Symposium archives: déplier l’histoire

Screening, Q&A and lecture by Vincent Meessen

Friday, 25.04.2014 / 11:00 Screening of Vita Nova (2009, 30 min.) and Q&A with Vincent Meessen
Saturday, 26.04.2014 / 15:30 Lecture by Vincent Meessen: Tshela Tendu, un malentendu
Location: Iselp, 31 Boulevard de Waterloo, 1000 Brussels

On the occasion of the group exhibition archives: déplier l’histoire (archives: unfolding the history) and the accompanying symposium organized by l’Iselp in Brussels on the role of archives in contemporary art, Vincent Meessen is invited for a screening of his film Vita Nova, followed by a Q&A, and for a lecture on his current project of artistic research entitled Tshela Tendu, un malentendu.

Both projects are based on discoveries that the artist did while working with archives, and point to a blind spot in colonial modernity. In his film and exbibition projects, Meessen re-animate images, objects and stories from the past to highlight colonial modernity’s active residue in our daily life.

The film Vita Nova (2009, 30 min.) takes as its point of departure a cover of the French magazine Paris-Match from 1955. On this cover, a child soldier is depicted in the act of making a military salute. The artist subsequently embarks on a search for Diouf, the child soldier, weaving an elaborate narrative that brings together phantoms from the colonial past, the writings of Roland Barthes – who wrote about this particular image – and issues related to the representation and re-writing of history, its repressed narratives, as well as the spectral nature of photography.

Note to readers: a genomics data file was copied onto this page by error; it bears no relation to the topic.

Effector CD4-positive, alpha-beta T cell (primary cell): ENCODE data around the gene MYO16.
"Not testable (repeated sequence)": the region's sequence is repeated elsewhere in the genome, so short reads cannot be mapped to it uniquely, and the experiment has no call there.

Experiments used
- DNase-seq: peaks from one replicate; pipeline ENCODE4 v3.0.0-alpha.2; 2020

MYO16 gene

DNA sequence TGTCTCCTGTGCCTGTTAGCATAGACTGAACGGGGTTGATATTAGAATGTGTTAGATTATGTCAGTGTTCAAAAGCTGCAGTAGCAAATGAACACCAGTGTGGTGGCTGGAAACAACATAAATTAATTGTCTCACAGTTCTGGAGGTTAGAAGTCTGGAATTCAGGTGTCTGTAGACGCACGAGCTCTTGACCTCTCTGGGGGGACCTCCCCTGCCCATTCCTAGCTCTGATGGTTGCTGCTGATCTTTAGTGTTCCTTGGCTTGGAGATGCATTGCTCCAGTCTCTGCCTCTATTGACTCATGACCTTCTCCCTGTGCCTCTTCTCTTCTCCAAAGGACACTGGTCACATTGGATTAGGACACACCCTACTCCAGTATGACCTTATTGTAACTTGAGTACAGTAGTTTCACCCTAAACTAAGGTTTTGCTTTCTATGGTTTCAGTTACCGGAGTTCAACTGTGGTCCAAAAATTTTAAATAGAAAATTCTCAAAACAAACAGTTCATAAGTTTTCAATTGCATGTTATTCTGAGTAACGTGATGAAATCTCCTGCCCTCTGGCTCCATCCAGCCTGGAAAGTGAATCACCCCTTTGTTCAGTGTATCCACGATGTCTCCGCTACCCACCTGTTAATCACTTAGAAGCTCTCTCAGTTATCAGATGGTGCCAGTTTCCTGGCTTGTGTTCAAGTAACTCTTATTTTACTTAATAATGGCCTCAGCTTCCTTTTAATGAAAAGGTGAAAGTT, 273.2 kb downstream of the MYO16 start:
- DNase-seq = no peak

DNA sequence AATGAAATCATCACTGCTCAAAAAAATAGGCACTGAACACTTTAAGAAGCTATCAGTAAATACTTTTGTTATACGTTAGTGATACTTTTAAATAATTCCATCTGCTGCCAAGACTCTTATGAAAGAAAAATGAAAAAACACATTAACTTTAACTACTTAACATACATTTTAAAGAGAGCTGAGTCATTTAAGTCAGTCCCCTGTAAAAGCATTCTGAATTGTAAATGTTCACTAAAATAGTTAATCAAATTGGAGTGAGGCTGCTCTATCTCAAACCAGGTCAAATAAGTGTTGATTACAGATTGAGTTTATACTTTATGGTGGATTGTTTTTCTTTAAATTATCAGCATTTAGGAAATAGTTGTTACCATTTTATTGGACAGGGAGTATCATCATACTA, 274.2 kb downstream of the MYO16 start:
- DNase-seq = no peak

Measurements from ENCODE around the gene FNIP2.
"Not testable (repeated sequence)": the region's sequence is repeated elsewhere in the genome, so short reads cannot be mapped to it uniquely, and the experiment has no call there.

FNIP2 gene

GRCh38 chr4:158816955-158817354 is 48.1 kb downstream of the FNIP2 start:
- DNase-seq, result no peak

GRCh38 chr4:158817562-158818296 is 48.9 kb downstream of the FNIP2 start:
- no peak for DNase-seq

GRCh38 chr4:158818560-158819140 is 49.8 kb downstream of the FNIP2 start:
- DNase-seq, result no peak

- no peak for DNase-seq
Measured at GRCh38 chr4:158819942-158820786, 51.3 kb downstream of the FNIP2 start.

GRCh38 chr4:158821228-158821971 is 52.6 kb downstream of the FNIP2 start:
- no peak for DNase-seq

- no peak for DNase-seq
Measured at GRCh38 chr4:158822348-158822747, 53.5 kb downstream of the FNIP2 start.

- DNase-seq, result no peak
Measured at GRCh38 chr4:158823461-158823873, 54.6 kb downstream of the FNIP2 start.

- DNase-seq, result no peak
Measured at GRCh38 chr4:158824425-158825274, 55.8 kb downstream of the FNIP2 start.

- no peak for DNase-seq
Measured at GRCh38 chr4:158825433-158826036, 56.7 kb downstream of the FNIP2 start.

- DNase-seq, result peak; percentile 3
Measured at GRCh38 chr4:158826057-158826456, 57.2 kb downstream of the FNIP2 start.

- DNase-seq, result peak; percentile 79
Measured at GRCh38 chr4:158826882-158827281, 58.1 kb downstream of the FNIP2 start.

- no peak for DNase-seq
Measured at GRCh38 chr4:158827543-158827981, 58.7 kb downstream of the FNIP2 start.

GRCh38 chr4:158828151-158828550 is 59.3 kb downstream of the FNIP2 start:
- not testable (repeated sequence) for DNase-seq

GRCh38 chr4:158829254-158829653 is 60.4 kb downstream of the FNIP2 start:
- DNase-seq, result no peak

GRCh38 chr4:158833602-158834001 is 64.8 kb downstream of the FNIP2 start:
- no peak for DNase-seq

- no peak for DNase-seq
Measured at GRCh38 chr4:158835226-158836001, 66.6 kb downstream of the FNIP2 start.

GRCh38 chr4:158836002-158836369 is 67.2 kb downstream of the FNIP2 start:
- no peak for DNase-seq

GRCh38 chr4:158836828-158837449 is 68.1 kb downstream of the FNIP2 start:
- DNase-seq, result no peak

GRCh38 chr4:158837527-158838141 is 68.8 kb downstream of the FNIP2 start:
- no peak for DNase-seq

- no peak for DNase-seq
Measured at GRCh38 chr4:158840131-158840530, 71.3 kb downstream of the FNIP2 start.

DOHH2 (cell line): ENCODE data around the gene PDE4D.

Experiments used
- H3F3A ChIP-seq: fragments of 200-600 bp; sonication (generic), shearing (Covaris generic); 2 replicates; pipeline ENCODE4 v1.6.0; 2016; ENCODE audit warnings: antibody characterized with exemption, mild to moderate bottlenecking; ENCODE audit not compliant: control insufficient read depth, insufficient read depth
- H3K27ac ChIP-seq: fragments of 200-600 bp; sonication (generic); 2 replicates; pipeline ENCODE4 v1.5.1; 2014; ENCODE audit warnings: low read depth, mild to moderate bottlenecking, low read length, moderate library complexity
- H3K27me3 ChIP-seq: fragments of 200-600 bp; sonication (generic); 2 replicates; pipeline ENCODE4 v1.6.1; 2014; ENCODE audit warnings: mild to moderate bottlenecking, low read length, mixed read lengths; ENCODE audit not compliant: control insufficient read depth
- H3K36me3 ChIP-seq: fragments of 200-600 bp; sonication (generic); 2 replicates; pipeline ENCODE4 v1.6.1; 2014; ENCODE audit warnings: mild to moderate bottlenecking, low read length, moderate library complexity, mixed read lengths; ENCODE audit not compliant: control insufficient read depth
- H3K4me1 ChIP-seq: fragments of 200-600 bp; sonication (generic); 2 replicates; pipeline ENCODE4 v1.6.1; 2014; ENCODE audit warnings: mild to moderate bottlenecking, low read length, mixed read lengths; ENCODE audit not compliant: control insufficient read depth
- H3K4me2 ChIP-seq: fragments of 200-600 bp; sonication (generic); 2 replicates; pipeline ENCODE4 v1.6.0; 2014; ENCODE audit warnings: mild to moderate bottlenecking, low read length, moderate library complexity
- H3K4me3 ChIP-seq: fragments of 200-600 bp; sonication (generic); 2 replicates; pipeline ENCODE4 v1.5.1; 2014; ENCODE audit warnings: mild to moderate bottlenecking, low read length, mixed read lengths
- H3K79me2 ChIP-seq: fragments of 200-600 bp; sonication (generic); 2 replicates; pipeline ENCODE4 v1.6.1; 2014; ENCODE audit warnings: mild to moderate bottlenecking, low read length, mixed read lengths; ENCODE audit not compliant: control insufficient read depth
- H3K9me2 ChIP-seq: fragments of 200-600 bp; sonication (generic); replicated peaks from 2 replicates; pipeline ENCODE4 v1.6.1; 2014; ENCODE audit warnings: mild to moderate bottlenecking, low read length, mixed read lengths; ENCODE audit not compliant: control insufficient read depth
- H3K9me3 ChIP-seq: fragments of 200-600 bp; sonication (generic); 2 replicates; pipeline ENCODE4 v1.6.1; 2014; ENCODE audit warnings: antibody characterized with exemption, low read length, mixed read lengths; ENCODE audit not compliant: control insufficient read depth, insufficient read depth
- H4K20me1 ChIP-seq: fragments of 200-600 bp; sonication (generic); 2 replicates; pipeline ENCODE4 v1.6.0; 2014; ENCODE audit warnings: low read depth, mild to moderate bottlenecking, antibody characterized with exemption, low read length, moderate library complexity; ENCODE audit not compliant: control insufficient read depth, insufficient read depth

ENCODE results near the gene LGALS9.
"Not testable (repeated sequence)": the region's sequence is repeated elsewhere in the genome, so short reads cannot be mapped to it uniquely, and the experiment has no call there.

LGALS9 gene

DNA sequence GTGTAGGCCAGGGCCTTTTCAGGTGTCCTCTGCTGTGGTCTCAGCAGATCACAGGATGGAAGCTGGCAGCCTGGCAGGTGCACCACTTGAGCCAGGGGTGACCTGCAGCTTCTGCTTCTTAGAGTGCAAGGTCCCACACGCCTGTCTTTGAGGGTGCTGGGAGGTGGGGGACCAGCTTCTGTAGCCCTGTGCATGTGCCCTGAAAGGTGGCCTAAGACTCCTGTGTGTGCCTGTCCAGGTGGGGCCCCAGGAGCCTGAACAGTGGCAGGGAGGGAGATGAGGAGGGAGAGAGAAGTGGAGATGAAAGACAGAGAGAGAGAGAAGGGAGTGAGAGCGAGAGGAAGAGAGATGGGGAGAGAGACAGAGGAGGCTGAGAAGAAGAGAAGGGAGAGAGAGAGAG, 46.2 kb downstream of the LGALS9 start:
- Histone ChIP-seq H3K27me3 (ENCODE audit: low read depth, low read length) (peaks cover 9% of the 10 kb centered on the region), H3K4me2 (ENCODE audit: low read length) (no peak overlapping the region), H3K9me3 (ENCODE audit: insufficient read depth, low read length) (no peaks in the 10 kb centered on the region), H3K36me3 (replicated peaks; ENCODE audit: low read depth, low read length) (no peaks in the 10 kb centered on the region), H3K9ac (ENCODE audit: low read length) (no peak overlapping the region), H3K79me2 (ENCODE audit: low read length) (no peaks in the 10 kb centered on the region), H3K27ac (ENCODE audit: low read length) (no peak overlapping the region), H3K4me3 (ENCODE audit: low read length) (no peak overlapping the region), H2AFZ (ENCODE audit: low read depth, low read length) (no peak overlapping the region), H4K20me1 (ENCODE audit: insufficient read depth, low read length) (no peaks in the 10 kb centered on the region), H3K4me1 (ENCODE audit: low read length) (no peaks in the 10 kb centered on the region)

In his lecture Tshela Tendu, un malentendu, Vincent Meessen presents his current research project that had its first public exposure with the exhibition Patterns for (re)cognition at Kiosk, Ghent (BE) in September-November 2013. A dozen abstract paintings, painted between 1929 and 1931 by Tshela Tendu, a precursor of Congolese modern art, are juxtaposed with 16mm film documenting psychological experiments, destined to measure black people’s “mental level” and ability to abstract, carried out in the Belgian Congo in the 1950s. In his lecture, Meessen talks about the rediscovery of a major collection of some hundred paintings by Tshelatendu in the archive of an important Belgian institution. Since their donation in the late 1950s, these works have rarely been studied or exhibited.

Symposium: April 25 – 26, with interventions by Jasper Rigole, Anne penders, Petro G. Romero, Agence, Mathieu Kleyebe Abonnenc, Sarah Vanagt a.o.

Exhibition: April 26 – June 28, with works by André Adeline (BE) Mathieu Kleyebe Abonnenc (FR) Gintaras Didziapetris (LT) Établissements Decoux (BE) Wil Mathijs (BE) Deimantas Narkevicius (LT) Anne Penders (BE) Jasper Rigole (BE) José Alejandro Restrepo (CO) Pedro G. Romero (ES) Stefanos Tsivopoulos (GR), curated by Laurent Courtens et Éric Van Essche.

Full programme can be found here.